1. Observability delivers a clear and positive business impact
The respondents to the New Relic survey cite a range of clear and positive business benefits of implementing observability, from faster development speed and agility (27%) to better user experiences (23%), and improved productivity and employee morale (22%). Another important benefit is that software observability can increase the speed of innovation and lead to accelerated delivery to market (21%).
2. There are lots of use cases
Another benefit of software observability is just how widely it can be used across the entire software cycle to help businesses achieve their goals. Observability is being used globally to support digital transformation efforts (42%), optimize cloud usage and spend (37%), support an organizational IT move to DevOps (36%), and increase the speed to market for new products (36%). It is also proving to be a valuable tool in helping businesses minimize the risks of migrating core legacy applications to the cloud (35%).
3. It can be used at every stage of the software cycle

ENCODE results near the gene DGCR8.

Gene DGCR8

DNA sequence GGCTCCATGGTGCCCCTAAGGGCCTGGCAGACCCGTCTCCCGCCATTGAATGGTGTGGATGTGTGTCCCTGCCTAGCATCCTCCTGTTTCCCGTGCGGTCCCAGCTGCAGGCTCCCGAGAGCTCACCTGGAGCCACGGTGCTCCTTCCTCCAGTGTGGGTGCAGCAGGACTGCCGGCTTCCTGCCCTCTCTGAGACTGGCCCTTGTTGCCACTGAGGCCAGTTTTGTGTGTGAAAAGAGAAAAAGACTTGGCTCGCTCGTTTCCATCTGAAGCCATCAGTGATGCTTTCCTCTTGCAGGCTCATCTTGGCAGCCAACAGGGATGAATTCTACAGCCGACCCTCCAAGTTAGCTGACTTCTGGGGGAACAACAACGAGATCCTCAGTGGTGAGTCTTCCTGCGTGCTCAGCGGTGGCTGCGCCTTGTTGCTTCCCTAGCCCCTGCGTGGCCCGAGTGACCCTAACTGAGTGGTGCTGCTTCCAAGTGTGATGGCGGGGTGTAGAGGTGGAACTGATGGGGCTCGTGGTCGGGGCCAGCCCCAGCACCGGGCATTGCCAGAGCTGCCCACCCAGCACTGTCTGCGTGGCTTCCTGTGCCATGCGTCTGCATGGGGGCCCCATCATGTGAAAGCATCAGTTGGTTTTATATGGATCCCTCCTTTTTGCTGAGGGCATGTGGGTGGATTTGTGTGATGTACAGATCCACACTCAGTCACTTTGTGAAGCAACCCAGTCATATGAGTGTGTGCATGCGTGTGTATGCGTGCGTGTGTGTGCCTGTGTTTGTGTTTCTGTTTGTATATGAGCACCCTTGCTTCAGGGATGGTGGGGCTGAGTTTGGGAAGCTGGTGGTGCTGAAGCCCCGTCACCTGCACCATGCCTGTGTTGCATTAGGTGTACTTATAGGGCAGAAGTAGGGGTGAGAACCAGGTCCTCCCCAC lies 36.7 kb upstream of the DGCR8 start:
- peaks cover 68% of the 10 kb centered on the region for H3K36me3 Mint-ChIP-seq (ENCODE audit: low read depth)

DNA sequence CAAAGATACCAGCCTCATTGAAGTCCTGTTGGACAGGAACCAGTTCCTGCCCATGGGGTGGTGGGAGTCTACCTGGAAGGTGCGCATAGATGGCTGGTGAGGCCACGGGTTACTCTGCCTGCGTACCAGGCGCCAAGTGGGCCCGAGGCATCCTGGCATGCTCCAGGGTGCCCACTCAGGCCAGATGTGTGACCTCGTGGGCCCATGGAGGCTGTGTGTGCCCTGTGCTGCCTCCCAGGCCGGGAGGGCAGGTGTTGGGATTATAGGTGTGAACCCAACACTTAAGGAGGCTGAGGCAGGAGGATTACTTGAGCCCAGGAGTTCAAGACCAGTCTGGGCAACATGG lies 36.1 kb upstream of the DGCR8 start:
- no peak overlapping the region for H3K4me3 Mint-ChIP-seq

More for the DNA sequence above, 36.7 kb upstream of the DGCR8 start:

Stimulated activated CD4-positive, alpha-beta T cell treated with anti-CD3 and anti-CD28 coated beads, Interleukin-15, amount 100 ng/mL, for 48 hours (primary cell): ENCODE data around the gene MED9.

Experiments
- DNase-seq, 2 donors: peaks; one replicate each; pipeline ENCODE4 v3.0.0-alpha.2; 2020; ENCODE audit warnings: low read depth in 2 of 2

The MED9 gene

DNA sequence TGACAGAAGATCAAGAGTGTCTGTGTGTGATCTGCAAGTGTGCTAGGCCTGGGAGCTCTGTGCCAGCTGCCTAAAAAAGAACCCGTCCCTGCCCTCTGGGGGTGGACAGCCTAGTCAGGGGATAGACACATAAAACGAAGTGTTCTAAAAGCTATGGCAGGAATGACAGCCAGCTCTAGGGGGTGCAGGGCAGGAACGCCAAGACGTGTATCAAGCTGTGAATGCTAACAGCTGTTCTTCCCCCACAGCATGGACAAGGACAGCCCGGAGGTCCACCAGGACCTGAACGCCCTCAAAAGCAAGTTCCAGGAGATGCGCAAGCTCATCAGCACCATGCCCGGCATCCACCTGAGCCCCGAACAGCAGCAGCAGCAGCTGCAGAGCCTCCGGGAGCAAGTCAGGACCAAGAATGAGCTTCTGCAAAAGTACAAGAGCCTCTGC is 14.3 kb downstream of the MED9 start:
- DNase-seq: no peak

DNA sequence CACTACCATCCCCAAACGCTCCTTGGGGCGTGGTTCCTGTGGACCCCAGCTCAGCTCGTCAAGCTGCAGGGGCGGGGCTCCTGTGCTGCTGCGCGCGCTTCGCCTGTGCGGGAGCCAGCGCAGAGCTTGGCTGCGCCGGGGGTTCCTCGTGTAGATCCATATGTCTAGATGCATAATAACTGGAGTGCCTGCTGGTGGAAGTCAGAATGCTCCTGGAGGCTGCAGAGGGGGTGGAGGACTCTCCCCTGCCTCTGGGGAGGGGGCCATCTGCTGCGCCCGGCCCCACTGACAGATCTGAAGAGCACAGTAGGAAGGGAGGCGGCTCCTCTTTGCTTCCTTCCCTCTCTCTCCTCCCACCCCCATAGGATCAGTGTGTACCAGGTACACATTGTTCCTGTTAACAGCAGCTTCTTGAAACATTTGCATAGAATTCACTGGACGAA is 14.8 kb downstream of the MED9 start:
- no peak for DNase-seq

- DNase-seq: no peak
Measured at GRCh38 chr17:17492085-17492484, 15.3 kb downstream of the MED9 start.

More than eight-in-ten IT decision-makers think that observability is either very important or extremely important at every stage of the software cycle (plan, build, deploy, and operate). However, they think it’s most important to the planning (91%) and operating (86%) phases.
4. Early adopters can gain a competitive advantage
As things stand, organizations see the value of software observability but many have been slow to implement it. This is particularly true of end-to-end observability with full-stack analysis and all of the data in a single platform. That means there’s a tremendous opportunity to get ahead of the competition for those who move first.
Although 97% of UK engineers and IT professionals are aware of observability, only 26% of organizations have an established observability practice, with 53% of those able to monitor all parts of their stack. Just 18% of organizations currently discover incidents through a single observability platform, while 43% unify all of their data in one place.
Observability in 2022, where’s it headed?
If you want to go into 2022 with a tech stack that’s bug-free for all of your users, then it’s time to aggregate your monitoring logs and debugging information with a single, unified observability platform. That will give you an overarching view of everything. But there are also a few changes to the observability landscape that you should look out for in 2022 and beyond.